if ever of whom …. you retain, they have been (and are still) retained …

Note, the parallel construction of the sentence. The direct object in the first part is “the sins” (τὰς ἁμαρτίας); the indirect object is “to them” (αὐτοῖς) . In the Greek of the second part of the sentence, the direct object and the indirect object are not supplied. But normal Greek structure means that the direct object and indirect object previously mentioned would carry over. Thus, the second line would translate:

if ever of whom [the sins] you retain, they are retained [to them]

Note that ESV changes this, so that it takes the verb of the first part of the sentence and makes it into a noun to be used as the direct object in the second phrase. I don’t know of any other case in which such a practice is followed, especially by a translation that favors an “essentially literal” approach.

Some have noted that the Greek word κρατῆτε also means “to restrain” or “to hold back”. So the question arises: Can this mean that they to retain the sin or the forgiveness of sin?

The answer is: neither. That is, the direct object in the sentence is τὰς ἁμαρτίας (“sins”) – plural. Note, that “forgiveness” is not in the noun form in the sentence, rather it is the verb parallel to “retain”. Thus, the parallel of the verbs is: “forgive” / “retain”. Now the question is what is forgiven and what is retained? In the first phrase, the direct object of “forgive” is τὰς ἁμαρτίας (“sins”) – plural. So they are to “forgive sins”. In the second part of the sentence there is no direct object associated with “retain”, and so the normal Greek sequence is to repeat the direct object of the earlier verb: “retain the sins”? The question then arises whether “retains” is appropriate translation in this context.

If a person claims that the direct object of “retain” is “forgiveness”, then the only way to get that is to ignore the first direct object, change the the first verb into a noun and make it the direct object of the second verb (none of which the Greek does).

So, no matter how you slice it, in this text, the ESV is inaccurate, and reflects a poor choice.

Author: exegete77

disciple of Jesus Christ, husband, father, grandfather, great-grandfather, teacher, and theologian

3 thoughts on “Further Thoughts on ESV”

  1. and her who is in labor

    I agree, Rich. This sounds strange to me, also. However, I sat and thought about this a little, and I suspect that the reason the objective case (“her”) is used instead of nominative case (“she”) is that the pronoun is considered to be the object of the preceding verbs “bring” and “gather”. Both verbs take an objective case pronoun immediately after them. But, somehow, when there is so many words separating the verb from the pronoun you and I prefer nominative case “she”. The NKJV takes care of the problem by not using the pronoun, which I think is a good solution.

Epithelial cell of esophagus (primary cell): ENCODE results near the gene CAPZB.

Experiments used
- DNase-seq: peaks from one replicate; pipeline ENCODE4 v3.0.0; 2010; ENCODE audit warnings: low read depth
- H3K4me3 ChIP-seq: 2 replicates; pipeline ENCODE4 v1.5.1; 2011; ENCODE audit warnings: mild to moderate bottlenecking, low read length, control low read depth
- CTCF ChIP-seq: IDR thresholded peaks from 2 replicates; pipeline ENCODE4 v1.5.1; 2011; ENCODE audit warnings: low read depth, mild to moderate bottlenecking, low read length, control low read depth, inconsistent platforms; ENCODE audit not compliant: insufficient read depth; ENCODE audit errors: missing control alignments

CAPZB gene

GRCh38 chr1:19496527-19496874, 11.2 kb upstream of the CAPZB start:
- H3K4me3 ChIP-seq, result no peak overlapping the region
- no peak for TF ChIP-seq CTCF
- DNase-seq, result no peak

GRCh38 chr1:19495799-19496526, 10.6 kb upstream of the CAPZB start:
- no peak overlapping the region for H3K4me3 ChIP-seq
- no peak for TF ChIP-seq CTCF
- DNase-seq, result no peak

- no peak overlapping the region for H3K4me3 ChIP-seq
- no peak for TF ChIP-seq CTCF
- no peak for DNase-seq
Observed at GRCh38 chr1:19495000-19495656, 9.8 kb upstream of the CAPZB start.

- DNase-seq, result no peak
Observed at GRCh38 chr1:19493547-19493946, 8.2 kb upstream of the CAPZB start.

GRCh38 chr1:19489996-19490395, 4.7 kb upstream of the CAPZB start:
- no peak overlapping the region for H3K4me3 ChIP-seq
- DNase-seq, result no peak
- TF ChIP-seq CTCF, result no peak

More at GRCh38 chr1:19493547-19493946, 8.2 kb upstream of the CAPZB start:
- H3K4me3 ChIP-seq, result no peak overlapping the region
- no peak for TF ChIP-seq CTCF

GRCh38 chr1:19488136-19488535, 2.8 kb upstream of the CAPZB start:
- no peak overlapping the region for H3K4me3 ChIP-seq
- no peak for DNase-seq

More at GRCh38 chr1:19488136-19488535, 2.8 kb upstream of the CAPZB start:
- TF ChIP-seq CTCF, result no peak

2. Thanks, Wayne – you are right. When I originally came across this, I tore the sentence apart to simplest components, and “her” is grammatically correct – if there are no other interferring words. But it took a couple of readings to get that.

    The question is: what happens to someone who doesn’t know grammar and doesn’t know how to deconstruct the sentence to determine what it exactly is.

    Of course, this leads to another important issue for me: how does this affect oral reading? Will hearers be able to make the connection correctly?

    NKJV has done it right for both aspects.


  3. Rich,

    I love the way you teach the differences using the greek as the standard to which the English compared. I agree that liturgically the ESV is a good translation, but as a method for study it does lack good translation.

    Scott Strohkirch

    PS. Looking forward to seeing you again whenever you might come to the Sem in Fort Wayne.


Leave a Reply

Fill in your details below or click an icon to log in:

WordPress.com Logo

You are commenting using your WordPress.com account. Log Out /  Change )

Twitter picture

You are commenting using your Twitter account. Log Out /  Change )

Facebook photo

You are commenting using your Facebook account. Log Out /  Change )

Connecting to %s

This site uses Akismet to reduce spam. Learn how your comment data is processed.

%d bloggers like this: